EXESlide creates photo slideshows as EXE, SCR, SWF, AVI, GIF – and more
Alternate Pic View EXESlide is a lightweight free tool which helps you build extremely basic slideshows. And we really do mean “basic”: you can’t annotate an image, add captions or apply effects, and there’s no support for transitions at all.
EXESlide does excel in one area, though – export formats. The program’s slideshows may be limited, but once built they can be saved as self-launching EXEs, screensavers (SCR), Flash animations (SWF), AVI videos and animated GIFs. There are even bonus tools to present individual images as simple games.
Making this happen starts by building a list of the images you’d like to use. You can do this within EXESlide, but a poor interface makes this frustrating in the extreme, so it’s easier if you just use Explorer. Create a new folder somewhere, fill it with whatever files you’d like to use in the slideshow, and rename them to ensure they’re in the right order (“1.This.jpg”, “2.That.jpg”).
Launch Alternate Pic View EXESlide, browse to your Slideshow folder and you’ll see your chosen photos in the image list. Drag and drop photos if you’d like to rearrange the order after all, or select an image and press Delete to remove it from the list.
Various slideshow options are displayed at the bottom of the screen. You’re able to set the default time each photo will remain on the screen, as well as varying that for an individual image when appropriate. The slideshow can be given an MP3 or WAV soundtrack, and clicking View > Slideshow displays a preview of the results so far.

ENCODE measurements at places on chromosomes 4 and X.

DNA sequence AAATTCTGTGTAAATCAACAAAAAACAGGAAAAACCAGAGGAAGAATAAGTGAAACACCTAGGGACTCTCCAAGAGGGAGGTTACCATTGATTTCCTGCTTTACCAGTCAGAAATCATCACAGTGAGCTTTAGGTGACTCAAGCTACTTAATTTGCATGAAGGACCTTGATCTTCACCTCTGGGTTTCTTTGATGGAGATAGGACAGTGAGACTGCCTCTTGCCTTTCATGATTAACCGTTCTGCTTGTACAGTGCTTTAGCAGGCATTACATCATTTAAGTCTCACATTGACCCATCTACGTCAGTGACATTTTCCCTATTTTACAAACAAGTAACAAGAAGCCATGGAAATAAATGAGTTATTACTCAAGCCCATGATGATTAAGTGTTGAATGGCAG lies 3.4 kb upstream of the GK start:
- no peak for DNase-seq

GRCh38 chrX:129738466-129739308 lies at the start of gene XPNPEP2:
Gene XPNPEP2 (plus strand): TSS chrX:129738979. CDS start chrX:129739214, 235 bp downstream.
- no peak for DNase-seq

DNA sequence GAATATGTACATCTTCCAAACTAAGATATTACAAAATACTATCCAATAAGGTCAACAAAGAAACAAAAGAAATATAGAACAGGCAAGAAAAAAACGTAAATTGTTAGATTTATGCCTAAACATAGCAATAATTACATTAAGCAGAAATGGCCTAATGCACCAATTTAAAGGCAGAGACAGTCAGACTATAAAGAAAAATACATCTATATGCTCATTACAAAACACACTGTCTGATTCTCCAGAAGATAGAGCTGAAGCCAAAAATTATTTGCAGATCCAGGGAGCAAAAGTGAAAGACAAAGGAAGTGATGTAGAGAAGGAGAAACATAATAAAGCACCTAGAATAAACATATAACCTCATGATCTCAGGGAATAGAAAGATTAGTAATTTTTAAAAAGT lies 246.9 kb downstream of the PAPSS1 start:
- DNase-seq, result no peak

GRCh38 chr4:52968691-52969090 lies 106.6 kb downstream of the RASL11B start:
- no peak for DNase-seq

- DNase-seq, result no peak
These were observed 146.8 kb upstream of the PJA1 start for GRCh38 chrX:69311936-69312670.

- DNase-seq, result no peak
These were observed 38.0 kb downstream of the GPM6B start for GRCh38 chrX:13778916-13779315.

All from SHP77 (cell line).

When you’re happy, just click File and choose one of the Create options to export your work. Create Executable File, for example, saves the slideshow as an EXE or SCR file. Launch this on any modern PC and its images should be displayed immediately.
Export your slideshow as a Flash applet and it should be visible from any browser (depending on your device, anyway). A sample HTML file is included for easier viewing.
There’s also the option to save the slideshow as an animated GIF. This limits you to a 256-colour palette, though, so while it can work for presentations, it’s fairly useless with photos.
In theory you can also export your photos as an AVI video. This didn’t work for us – we were left with a huge video file which displayed nothing at all – but you might be luckier.
And as a fun extra, you’re even able to export a single image in the form of a simple game. “Puzzle”, for example, converts your first image into a mosaic, rearranges the tiles, and leaves you with the task of putting them back in order.
Alternate Pic View EXESlide is horribly limited as a slideshow builder, then, with a poor interface which really needs replacing immediately. But it can string a few images together, with a soundtrack, and if you can use one or two of these export formats then the program could be worth a look.